Eco Semiotic and Cognitive Landscape

Shape, size, and spatial arrangement of patches composing a geographical landscape have an effect on the ecology of organisms, populations, and communities, as extensively described (Klink et al. 2002, Wu and Hobbs 2002, Farina 2006 for a review), but the mechanisms by which organisms use such patterns to identify specific resources like food, roosting, or mating sites remain largely obscure.

For instance, spatial and structural attributes of a landscape like perforation, dissection, fragmentation (sensu stricto), shrinkage, and attrition produced by logging, ranching, or urban development inside forest areas (Bogaert et al. 2004, Levey et al. 2005) affect distribution, abundance, and behavior of organisms, and it becomes relevant to investigate the mechanisms that link such patterns with the habits of organisms (Farina 2008).

In order to fill this epistemological gap, we have introduced the hypothesis that landscape is not only a geographical and ecological space but an agent that functions like a semiotic interface between resources and organism's needs. And according to this perspective, most of the principles on which the landscape ecology is based (Risser et al. 1984, Turner et al. 2001) become insufficient for understanding the ecology of organisms in space.

Contemporarily, cognitive ecology has produced a lot of theoretical disputes, field observations, and experimental evidence (Garling and Evans 1991, Real 1993, Bennett 1996, Allen and Bekoff 1997, Dukas 1998, Nuallain 2000, Chittka and Thompson 2001, Shettleworth 2001, Grubb 2003), but, again, for a better understanding of the mechanisms by which cognitive processes intercept the recognized objects, it is necessary to use the fundaments of sign theory (Peirce 1955, Eco 1975) and their extension to the biological domain (Kull 1998a, Noth 1998, Barbieri 2003, Hoffmeyer 2005, Noth 2005, Favareau 2006, Barbieri 2008, Favareu 2008, Hoffmeyer 2008, Kull et al. 2008).

Recently Kull et al. (2008) discussed the necessity to introduce a bio-semiotic approach to the study of the living systems. In particular they individualized important compartments of biology in which the bio-semiotic approach is important like animal communication, bio-semiotic processes in ecosystems (plant-pollinator interaction), the immune system, and neurosemiotics, etc.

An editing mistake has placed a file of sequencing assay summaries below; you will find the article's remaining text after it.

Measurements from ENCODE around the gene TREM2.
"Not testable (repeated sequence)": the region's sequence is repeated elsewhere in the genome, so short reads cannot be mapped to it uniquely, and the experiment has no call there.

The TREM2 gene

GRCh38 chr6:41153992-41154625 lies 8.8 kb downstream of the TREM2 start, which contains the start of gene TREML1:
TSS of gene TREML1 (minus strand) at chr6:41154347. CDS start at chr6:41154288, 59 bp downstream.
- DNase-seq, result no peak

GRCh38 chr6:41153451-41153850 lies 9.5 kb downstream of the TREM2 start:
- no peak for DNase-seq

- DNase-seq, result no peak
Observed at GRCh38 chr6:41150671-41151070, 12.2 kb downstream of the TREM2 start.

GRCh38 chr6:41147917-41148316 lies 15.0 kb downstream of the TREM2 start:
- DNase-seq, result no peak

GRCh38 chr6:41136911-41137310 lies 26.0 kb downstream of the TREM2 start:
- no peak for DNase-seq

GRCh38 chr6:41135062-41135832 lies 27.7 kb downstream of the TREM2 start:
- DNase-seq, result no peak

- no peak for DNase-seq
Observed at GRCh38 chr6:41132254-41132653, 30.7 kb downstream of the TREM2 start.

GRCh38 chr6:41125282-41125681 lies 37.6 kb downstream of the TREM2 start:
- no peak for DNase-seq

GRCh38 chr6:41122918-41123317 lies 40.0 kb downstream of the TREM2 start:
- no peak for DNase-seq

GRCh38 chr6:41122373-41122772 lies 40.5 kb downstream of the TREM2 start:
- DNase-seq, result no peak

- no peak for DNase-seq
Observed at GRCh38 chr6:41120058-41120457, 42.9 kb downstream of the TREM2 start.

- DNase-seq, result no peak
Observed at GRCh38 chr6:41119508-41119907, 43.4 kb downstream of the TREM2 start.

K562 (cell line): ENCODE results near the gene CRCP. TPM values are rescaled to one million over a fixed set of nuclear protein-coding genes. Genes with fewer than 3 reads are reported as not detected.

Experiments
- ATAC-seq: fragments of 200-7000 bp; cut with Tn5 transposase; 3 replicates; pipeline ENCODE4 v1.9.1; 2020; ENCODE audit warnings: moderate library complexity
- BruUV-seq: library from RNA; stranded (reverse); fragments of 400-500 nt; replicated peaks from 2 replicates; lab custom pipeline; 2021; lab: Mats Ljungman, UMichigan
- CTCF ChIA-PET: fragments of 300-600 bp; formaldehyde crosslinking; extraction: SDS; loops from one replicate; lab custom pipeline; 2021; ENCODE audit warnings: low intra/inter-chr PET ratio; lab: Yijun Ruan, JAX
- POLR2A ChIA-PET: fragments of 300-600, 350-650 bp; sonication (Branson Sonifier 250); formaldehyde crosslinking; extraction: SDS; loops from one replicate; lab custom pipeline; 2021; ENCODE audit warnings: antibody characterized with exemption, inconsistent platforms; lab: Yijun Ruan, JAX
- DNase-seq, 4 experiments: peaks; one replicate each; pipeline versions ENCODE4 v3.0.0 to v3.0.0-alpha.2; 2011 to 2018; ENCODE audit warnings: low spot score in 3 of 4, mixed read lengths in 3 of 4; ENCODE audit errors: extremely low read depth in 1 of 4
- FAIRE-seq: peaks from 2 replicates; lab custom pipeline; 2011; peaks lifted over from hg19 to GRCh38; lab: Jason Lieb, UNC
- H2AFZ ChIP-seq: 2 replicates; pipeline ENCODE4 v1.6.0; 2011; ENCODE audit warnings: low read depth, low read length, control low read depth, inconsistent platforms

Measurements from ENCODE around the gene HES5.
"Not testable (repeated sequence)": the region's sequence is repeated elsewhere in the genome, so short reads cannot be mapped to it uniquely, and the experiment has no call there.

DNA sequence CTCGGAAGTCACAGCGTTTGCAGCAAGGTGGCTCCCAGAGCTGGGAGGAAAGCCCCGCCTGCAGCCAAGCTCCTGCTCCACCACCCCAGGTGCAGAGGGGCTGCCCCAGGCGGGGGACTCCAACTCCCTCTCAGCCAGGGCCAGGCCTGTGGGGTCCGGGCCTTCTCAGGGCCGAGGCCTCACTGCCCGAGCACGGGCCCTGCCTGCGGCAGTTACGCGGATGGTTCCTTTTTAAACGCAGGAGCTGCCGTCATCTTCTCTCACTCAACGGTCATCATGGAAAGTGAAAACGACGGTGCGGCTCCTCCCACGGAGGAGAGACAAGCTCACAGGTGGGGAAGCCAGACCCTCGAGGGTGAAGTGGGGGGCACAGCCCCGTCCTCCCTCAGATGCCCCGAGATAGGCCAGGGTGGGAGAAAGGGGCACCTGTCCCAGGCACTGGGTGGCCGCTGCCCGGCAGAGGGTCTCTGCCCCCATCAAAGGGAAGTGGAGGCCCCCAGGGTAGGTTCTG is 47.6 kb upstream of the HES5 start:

In particular, the eco-semiotic framework, defined by Noth (1998) as the semiotics paradigm transferred into the ecological domain, could help us to understand the mechanisms by which species connect their autopoietic characteristics to the environmental context of the geographical landscape.

Every organism receives signals from the external nature (Hoffmeyer 1996) and at the same time maintains a homeostatic internal "quasi" equilibrium by autopoietic processes (sensu, Maturana and Varela 1980) that activate a certain level of internal insulation.

Probably, two different mechanisms have to be invoked to explain the ecology of the species: an involuntary environmental constraint and a selected voluntary cognitive action.

In the first case according to the individually based perceptional landscape (Farina et al. 2005) the spatial arrangement of the landscape mosaic, like woodland, fields and urban areas, affect organisms without the mediation of explicit cognitive mechanisms. This process is the result of all information (sensu, Stonier 1990,1996) that an organism intercepts from the surrounding world without a cognitive explicit elaboration. The environmental constraints (e.g. temperature, humidity, air turbulence, noise, water deficit, food availability) operate directly on the physiology or indirectly by exposing organisms to a modified probability of "fitness performance" (e.g. increased predation or starvation risk).

In the second case, organisms perceive physical gradients from their surroundings and convert them into signs by a semiotic (cognitive) process that incorporates meaningful information (sensu, Menant 2003) inside its inner domain, while the surrounding context is transformed into its "private universe" or Umwelt (sensu, von Uexkull 1982 (1940)).

Often the interactions between organisms are so specific that they can be considered semethic interactions (from the Greek semeion = sign + ethos = habit) defined by Hoffmeyer (2008) as: "Whenever a regular behavior or habit of an individual or species is interpreted as a sign by some other individuals (conspecific or alter-specific) and is reacted upon through the release of yet other regular behaviors or habits, we have a case of semethic interactions."

With the increase of their cognitive mechanisms, organisms transform themselves from "objects into subjects of intentionality," and a growing asymmetry in information exchange appears. Specific details of the surrounding world become consistent with the IBCL hypothesis (Farina et al. 2005) that represents the elaboration of the perceived elements through experience, learning, and culture.

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